As a reaction against the bans and hurdles affecting international adoption, scholars Elizabeth Bartholet and Paulo Barrozo claim that every child has a right to a family as a matter of basic human rights. This claim devalues heritage or "cultural" claims and emphasizes the child's existence as a human being rather than a "property" of specific nations or, for example, abusive caregivers.
The practice of closed adoption (aka confidential or secret adoption), which has not been the norm for most of modern history, seals all identifying information, maintaining it as secret and preventing disclosure of the adoptive parents', biological kins', and adoptees' identities. Nevertheless, closed adoption may allow the transmittal of non-identifying information such as medical history and religious and ethnic background. Today, as a result of safe haven laws passed by some U.S. states, secret adoption is seeing renewed influence. In so-called "safe-haven" states, infants can be left, anonymously, at hospitals, fire departments, or police stations within a few days of birth, a practice criticized by some adoption advocacy organizations as being retrograde and dangerous.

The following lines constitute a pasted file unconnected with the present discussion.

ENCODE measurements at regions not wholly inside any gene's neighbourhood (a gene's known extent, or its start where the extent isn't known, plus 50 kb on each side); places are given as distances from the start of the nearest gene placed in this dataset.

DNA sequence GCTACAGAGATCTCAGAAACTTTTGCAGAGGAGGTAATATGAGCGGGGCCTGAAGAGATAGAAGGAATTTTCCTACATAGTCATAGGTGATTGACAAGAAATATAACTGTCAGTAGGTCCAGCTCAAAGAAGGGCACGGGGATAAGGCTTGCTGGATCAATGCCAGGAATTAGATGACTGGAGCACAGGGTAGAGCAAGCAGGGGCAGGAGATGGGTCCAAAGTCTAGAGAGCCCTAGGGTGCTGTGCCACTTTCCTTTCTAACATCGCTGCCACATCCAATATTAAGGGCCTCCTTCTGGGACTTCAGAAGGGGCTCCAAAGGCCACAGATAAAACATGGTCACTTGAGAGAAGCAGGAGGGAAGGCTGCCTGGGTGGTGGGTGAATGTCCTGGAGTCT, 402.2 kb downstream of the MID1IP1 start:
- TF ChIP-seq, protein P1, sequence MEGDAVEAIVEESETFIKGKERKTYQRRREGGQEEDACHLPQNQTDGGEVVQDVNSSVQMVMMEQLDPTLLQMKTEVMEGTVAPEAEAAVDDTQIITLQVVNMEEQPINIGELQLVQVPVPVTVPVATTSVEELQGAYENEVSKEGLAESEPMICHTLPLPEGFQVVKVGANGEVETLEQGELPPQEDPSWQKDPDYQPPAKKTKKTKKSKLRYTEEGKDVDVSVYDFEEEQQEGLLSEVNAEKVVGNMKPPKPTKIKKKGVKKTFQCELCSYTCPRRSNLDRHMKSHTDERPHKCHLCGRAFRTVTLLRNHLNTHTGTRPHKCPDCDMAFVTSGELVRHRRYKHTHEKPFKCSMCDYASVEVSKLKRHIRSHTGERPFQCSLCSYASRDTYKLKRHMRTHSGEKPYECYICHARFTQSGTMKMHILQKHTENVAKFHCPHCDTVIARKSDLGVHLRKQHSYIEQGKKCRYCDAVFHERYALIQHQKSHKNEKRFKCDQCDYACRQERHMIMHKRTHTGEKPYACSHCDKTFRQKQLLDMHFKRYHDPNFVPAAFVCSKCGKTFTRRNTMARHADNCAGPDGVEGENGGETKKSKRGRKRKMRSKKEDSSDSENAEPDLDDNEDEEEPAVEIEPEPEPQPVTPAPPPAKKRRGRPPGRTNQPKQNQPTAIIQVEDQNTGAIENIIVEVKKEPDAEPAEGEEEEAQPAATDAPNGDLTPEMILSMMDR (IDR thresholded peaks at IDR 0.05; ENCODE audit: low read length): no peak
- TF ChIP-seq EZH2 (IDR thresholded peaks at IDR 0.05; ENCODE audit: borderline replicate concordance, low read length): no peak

Adoption practices have changed significantly over the course of the 20th century, with each new movement labeled, in some way, as reform. Beginning in the 1970s, efforts to improve adoption became associated with opening records and encouraging family preservation. These ideas arose from suggestions that the secrecy inherent in modern adoption may influence the process of forming an identity, create confusion regarding genealogy, and provide little in the way of medical history.